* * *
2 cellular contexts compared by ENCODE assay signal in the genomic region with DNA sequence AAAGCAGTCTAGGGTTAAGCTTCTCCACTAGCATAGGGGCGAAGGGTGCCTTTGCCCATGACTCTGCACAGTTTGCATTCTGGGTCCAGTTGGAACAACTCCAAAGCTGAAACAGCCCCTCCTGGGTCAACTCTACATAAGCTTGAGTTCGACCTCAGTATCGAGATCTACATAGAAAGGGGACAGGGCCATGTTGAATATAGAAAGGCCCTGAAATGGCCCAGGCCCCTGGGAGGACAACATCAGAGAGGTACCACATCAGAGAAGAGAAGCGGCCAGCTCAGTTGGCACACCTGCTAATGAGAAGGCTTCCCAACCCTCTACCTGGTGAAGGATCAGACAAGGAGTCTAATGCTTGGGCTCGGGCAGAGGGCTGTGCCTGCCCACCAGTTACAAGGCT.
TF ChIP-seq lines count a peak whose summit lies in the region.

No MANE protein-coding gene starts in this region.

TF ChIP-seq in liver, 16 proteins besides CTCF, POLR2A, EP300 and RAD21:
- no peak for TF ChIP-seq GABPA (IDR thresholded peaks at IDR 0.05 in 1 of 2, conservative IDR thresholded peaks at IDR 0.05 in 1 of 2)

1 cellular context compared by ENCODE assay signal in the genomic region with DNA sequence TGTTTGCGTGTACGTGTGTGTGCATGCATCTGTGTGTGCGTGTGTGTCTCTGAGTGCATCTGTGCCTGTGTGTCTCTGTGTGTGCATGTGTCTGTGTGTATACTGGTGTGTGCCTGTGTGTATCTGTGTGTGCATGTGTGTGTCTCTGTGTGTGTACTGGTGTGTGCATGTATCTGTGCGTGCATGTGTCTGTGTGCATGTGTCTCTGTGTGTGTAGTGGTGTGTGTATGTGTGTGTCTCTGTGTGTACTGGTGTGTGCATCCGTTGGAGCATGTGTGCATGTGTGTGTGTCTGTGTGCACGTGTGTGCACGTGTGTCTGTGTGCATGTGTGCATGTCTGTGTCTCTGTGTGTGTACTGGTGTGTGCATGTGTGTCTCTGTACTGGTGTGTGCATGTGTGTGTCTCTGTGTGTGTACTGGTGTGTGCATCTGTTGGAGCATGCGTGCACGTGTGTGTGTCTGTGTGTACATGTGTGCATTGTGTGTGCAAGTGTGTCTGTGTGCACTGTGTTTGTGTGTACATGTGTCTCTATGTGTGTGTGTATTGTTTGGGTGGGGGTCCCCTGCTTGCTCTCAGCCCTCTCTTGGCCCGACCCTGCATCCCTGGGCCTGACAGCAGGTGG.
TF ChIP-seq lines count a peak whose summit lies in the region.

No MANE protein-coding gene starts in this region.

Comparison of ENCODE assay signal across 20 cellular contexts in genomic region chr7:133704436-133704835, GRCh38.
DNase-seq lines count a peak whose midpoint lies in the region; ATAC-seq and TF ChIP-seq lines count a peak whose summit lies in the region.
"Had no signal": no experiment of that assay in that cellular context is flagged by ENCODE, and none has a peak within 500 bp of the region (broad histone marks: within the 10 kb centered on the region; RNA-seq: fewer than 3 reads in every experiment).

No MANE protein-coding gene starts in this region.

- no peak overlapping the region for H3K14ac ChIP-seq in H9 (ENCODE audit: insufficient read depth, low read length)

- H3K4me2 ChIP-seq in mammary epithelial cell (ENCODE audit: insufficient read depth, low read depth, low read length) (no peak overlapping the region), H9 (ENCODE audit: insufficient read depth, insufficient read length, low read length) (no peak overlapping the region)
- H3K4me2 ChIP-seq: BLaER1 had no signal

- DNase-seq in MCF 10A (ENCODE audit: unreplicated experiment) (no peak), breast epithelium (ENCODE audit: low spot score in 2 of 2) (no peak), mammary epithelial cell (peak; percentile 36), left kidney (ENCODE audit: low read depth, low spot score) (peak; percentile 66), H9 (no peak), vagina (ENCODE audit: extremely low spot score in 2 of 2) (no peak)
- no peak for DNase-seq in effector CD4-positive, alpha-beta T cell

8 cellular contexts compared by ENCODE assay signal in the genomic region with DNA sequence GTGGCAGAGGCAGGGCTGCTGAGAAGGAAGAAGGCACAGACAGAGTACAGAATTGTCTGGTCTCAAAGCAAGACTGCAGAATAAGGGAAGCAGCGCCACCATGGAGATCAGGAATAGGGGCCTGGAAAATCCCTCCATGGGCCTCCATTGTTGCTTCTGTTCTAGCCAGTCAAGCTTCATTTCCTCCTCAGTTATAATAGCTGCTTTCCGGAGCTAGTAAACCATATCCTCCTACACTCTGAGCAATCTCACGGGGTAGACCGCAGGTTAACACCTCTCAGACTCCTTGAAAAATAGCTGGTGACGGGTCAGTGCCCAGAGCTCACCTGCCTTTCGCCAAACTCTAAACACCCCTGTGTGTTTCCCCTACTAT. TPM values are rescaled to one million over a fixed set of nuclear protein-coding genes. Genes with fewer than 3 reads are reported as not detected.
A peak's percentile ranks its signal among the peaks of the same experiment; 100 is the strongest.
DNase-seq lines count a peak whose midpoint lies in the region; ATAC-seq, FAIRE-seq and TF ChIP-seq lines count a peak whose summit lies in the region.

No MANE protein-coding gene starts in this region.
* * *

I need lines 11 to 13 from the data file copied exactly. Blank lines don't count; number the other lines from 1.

"Had no signal": no experiment of that assay in that cellular context is flagged by ENCODE, and none has a peak within 500 bp of the region (broad histone marks: within the 10 kb centered on the region; RNA-seq: fewer than 3 reads in every experiment).

No MANE protein-coding gene starts in this region.

- no peak overlapping the region for H3K14ac ChIP-seq in H9 (ENCODE audit: insufficient read depth, low read length)